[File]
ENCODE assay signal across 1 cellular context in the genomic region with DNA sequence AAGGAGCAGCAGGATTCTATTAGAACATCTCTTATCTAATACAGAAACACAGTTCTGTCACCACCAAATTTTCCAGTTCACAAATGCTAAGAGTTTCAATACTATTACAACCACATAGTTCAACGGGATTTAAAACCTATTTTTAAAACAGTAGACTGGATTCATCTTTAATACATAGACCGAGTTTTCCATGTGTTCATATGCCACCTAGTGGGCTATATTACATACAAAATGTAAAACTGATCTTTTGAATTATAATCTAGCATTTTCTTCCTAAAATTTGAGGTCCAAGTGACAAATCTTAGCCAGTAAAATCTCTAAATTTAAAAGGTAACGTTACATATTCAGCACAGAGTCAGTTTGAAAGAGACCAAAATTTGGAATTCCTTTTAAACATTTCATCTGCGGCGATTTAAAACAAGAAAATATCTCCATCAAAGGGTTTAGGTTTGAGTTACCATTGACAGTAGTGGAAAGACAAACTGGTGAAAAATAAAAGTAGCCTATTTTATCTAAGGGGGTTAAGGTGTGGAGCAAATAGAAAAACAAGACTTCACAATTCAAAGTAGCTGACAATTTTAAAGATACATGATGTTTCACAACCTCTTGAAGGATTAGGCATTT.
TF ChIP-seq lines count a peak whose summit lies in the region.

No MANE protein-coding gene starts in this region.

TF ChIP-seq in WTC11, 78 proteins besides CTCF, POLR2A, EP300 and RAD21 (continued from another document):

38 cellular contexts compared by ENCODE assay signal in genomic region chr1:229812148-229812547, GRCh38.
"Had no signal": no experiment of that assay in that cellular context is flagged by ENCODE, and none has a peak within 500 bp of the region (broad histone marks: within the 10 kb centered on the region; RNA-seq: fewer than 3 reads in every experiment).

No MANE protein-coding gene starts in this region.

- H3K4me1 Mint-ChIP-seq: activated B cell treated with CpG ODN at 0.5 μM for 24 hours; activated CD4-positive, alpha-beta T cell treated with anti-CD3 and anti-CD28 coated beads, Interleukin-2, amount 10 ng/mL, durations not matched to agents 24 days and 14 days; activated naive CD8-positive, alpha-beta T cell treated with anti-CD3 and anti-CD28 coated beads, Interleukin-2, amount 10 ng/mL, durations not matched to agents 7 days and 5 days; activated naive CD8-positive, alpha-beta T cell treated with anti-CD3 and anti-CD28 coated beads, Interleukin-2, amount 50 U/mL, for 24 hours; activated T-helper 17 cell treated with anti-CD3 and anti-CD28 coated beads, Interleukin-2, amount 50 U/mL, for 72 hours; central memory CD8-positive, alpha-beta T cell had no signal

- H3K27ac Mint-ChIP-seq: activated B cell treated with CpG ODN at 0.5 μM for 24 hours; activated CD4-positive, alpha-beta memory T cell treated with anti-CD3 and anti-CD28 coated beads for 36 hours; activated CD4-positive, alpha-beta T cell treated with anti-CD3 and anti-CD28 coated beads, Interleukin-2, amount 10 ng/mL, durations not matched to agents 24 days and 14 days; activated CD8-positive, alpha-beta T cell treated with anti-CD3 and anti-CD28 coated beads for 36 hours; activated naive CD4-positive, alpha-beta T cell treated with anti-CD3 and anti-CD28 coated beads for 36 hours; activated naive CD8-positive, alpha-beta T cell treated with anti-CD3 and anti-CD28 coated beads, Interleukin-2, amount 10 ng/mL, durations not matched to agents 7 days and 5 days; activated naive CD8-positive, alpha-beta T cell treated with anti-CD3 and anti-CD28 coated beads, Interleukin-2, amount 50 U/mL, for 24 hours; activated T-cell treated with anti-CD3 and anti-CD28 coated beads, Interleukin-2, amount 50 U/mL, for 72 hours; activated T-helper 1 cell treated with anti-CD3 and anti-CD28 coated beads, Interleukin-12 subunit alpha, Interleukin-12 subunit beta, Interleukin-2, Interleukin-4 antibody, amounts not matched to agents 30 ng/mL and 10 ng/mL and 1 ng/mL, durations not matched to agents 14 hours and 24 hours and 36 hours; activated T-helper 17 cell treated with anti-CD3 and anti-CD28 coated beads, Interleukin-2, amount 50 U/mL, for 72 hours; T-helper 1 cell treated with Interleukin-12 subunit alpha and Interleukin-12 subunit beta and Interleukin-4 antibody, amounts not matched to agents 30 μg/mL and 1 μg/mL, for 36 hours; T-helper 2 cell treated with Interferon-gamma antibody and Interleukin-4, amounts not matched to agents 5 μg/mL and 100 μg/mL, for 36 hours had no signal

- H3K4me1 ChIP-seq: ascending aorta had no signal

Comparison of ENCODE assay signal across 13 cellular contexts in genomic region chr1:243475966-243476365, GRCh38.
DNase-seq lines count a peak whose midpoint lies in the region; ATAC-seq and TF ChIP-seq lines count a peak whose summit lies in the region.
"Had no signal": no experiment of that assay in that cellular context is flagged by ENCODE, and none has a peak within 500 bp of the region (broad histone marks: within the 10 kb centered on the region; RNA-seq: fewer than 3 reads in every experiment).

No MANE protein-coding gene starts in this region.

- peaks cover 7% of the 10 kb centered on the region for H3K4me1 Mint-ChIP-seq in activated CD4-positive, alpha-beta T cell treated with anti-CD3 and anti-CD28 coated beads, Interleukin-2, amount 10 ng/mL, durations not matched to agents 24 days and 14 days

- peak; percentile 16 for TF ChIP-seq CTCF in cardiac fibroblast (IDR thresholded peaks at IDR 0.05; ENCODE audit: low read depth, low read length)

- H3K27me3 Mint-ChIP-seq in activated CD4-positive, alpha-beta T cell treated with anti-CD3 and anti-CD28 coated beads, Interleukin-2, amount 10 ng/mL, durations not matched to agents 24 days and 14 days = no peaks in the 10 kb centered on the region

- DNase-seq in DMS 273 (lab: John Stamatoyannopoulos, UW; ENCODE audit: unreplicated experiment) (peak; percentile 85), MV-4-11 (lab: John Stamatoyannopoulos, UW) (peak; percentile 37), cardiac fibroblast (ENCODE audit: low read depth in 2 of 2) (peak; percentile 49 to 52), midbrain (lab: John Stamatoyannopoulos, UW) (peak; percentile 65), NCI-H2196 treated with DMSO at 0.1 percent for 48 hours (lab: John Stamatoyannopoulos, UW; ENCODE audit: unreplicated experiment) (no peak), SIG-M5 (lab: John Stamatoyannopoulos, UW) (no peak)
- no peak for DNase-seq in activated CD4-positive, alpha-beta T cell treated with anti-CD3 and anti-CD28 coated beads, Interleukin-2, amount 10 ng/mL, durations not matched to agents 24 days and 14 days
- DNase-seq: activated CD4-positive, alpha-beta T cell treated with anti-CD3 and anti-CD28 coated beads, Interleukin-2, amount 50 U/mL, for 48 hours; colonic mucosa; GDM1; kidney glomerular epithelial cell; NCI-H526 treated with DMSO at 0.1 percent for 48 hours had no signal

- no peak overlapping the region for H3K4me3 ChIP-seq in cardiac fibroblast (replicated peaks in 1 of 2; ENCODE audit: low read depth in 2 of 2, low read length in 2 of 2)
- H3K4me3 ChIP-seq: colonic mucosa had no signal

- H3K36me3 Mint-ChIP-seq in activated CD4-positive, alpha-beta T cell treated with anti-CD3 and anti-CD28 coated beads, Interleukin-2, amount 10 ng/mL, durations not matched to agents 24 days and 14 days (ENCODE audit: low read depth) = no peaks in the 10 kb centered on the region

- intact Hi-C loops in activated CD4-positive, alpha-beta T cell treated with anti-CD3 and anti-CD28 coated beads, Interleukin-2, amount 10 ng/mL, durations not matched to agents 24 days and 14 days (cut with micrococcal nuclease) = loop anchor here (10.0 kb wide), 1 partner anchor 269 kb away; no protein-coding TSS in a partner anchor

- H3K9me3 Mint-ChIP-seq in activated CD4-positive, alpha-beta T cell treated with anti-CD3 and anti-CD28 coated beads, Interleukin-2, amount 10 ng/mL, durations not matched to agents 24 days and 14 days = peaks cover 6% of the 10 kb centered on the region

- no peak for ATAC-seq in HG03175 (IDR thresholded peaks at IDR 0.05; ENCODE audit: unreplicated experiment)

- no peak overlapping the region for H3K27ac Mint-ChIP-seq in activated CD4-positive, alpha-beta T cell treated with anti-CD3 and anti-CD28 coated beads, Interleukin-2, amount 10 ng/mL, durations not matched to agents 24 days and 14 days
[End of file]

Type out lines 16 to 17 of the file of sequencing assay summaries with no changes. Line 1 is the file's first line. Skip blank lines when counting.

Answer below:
- peak; percentile 16 for TF ChIP-seq CTCF in cardiac fibroblast (IDR thresholded peaks at IDR 0.05; ENCODE audit: low read depth, low read length)

- H3K27me3 Mint-ChIP-seq in activated CD4-positive, alpha-beta T cell treated with anti-CD3 and anti-CD28 coated beads, Interleukin-2, amount 10 ng/mL, durations not matched to agents 24 days and 14 days = no peaks in the 10 kb centered on the region